How Does JavaScript Work?


JavaScript is an interactive programming language that can be used to add dynamic elements to a web page, such as video, images, animations and more. It’s one of the key components of HTML and CSS, a set of standard web technologies that together form the foundation for most web pages. Without it, your web page wouldn’t be able to do what it does today.

How Does JavaScript Work?

JavaScript works in the background of modern web browsers. Most modern browsers have built-in JavaScript engines that receive code from a JavaScript program, validate it and convert it to machine code. When the code is ready, the engine Parser then creates an Abstract Syntax Tree and submits it for execution.

In the first phase, the JavaScript engine reads the code and allocates memory to each variable and function. It also tries to create an Execution context for the code. Then, it starts executing the code one piece at a time. If it doesn’t find the variable or function that it’s looking for, it returns to the memory creation phase.

When the JavaScript engine comes across var a = 2, it assigns 2 to ‘a’ in memory. After that, it starts executing the rest of the code.

Unlike other languages, it’s single-threaded at runtime, which means that any code that takes a long time to execute will block anything else. This makes it a good choice for front-end development but can cause issues with older browsers.

A JavaScript program starts with a rudimentary baseline compiler. This compiles the code into an intermediate representation called bytecode, which is then fed to the interpreter. This interpreter then converts this bytecode to machine code and runs it on the CPU.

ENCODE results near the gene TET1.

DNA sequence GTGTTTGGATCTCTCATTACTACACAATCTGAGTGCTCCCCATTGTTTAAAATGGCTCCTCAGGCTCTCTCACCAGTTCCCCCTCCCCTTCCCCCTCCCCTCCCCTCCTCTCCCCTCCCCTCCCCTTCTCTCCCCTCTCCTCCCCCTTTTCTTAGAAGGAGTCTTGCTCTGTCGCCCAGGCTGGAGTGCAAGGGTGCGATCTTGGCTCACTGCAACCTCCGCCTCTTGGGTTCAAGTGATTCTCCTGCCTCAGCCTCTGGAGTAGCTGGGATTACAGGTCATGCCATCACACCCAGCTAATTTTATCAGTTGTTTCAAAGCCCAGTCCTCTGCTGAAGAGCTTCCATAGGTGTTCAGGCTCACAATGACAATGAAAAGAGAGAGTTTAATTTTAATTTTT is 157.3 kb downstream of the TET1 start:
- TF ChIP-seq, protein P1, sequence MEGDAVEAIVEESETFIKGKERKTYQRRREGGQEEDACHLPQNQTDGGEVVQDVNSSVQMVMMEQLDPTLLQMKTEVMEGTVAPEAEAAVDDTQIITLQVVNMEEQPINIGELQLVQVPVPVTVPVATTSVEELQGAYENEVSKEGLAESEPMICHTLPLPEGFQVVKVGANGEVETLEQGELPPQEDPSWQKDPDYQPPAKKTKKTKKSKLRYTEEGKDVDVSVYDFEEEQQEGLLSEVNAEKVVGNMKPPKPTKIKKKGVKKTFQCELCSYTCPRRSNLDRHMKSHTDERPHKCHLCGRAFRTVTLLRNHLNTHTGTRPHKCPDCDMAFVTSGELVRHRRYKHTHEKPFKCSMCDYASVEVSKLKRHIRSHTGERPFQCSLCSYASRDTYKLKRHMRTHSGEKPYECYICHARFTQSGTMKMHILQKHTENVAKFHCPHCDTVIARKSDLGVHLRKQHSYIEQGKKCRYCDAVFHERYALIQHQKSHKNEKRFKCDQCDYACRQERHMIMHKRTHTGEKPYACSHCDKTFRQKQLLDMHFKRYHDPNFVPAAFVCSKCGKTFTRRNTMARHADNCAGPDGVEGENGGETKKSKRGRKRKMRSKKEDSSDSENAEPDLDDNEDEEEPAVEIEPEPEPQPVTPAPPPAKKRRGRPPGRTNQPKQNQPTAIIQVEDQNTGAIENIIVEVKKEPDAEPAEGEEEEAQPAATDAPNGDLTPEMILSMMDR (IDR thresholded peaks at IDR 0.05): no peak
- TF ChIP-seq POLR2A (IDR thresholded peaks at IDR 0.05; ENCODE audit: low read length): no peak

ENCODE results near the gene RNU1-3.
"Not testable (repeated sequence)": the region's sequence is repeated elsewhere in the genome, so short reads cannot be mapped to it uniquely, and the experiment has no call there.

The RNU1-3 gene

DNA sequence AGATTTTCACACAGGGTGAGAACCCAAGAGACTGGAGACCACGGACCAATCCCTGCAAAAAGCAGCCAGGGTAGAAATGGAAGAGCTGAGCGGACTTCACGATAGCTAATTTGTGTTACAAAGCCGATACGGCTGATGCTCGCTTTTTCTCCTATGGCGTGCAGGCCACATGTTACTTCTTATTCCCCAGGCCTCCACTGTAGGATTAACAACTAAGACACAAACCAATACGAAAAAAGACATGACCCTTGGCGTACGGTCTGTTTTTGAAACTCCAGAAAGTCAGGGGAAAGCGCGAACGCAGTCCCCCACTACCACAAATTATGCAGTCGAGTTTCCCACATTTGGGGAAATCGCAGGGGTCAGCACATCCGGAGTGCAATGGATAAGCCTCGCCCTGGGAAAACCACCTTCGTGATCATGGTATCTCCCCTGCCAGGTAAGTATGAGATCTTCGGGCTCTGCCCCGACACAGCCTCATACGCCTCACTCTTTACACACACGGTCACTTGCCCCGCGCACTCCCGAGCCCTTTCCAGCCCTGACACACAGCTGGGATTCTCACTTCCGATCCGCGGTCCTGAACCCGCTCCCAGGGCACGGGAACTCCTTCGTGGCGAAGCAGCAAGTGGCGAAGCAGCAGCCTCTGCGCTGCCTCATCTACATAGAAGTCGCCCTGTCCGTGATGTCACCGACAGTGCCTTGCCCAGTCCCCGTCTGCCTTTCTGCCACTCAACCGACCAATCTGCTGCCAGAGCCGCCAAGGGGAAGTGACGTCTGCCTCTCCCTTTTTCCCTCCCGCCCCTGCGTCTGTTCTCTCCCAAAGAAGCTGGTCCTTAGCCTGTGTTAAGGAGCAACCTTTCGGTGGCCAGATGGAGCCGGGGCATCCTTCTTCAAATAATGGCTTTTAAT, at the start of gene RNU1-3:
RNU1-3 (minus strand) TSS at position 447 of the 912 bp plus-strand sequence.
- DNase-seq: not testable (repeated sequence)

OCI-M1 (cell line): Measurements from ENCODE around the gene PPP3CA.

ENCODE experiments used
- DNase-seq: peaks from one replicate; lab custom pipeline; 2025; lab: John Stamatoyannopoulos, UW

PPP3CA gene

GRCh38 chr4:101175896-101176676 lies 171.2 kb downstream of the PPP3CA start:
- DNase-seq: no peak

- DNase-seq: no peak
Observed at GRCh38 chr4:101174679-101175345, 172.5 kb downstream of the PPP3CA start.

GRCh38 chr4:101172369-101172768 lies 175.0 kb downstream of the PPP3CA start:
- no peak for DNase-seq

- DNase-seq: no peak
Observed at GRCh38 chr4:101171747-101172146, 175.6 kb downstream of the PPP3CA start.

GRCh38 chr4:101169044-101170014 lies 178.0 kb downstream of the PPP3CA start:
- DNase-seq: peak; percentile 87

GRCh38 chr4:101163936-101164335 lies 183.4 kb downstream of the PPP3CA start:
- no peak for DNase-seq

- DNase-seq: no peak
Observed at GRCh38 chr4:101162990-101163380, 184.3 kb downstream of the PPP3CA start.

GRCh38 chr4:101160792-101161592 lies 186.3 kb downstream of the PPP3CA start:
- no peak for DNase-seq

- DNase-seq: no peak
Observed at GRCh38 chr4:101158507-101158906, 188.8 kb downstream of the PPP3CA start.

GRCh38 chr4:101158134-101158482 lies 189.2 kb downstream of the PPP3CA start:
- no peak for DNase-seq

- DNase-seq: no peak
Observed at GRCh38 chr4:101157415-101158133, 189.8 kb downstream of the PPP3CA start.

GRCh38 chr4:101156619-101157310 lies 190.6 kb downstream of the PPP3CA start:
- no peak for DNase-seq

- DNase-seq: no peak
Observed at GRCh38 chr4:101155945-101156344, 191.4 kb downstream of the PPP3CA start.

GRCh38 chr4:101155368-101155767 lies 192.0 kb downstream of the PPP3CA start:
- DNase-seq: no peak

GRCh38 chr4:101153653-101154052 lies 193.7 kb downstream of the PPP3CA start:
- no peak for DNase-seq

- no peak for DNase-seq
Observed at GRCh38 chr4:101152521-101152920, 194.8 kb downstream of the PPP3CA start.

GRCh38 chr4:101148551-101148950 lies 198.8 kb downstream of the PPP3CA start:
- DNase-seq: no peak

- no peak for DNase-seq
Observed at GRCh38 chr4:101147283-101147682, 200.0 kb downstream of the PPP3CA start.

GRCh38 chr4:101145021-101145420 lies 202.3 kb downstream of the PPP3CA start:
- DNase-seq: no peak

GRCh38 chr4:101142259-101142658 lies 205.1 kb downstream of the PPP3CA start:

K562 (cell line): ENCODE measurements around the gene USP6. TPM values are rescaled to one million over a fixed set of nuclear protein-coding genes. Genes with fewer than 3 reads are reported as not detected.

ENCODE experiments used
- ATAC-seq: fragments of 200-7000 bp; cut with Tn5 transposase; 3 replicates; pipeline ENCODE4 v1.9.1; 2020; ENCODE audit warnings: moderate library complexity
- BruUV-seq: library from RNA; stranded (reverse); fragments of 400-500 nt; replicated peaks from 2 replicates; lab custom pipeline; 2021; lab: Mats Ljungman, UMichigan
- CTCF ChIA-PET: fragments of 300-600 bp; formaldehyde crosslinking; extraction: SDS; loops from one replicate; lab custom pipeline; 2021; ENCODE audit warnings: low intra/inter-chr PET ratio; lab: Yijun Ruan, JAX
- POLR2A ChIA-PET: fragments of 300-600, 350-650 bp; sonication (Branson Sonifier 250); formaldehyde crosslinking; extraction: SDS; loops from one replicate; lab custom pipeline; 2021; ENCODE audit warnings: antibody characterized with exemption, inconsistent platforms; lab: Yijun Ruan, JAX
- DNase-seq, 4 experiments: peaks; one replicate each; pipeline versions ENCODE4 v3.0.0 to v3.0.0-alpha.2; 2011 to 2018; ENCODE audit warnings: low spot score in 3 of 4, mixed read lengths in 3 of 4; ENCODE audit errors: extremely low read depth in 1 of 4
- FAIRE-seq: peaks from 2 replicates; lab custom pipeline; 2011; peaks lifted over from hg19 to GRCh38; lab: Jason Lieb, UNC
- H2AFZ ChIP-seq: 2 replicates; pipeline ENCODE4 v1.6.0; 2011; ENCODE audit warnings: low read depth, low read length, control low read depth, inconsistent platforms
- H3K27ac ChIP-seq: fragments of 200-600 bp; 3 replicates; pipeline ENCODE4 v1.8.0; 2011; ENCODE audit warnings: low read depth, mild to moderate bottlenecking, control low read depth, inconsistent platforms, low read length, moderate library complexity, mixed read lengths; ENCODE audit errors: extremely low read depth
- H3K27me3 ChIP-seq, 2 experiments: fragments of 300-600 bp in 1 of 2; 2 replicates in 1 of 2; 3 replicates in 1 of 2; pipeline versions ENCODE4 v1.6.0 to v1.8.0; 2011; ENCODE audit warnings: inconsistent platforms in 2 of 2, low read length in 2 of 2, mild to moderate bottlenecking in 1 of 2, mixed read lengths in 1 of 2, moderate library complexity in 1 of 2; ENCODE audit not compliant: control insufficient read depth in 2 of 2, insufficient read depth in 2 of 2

It’s a lightweight and simple to use language that’s easy to understand, but it can be slow to run when used to create complex programs. The lack of type system in JavaScript means that it’s not as efficient as a statically typed language like C or C++.

To make sure it doesn’t take up too much of the CPU, JavaScript’s syntax is minimalist, which can be a good thing in some cases. It’s also easy to implement and a lot of people love it because it’s so lightweight.

The earliest incarnations of JavaScript were created in 1995 and were originally named LiveScript. They were created for Netscape Navigator, a popular Web browser at the time.

Since then, JavaScript has become a vital component of the Internet’s ability to provide a variety of dynamic and interactive services. From Facebook’s timeline to Google’s search suggestions, most of the functions and applications that make the Internet an essential part of our daily lives are created with this versatile programming language.

In the end, we hope this post gave you a clearer understanding of how JavaScript works in the background of your computer. With that knowledge, you can build your next dynamic web page or application and improve your business’s overall user experience.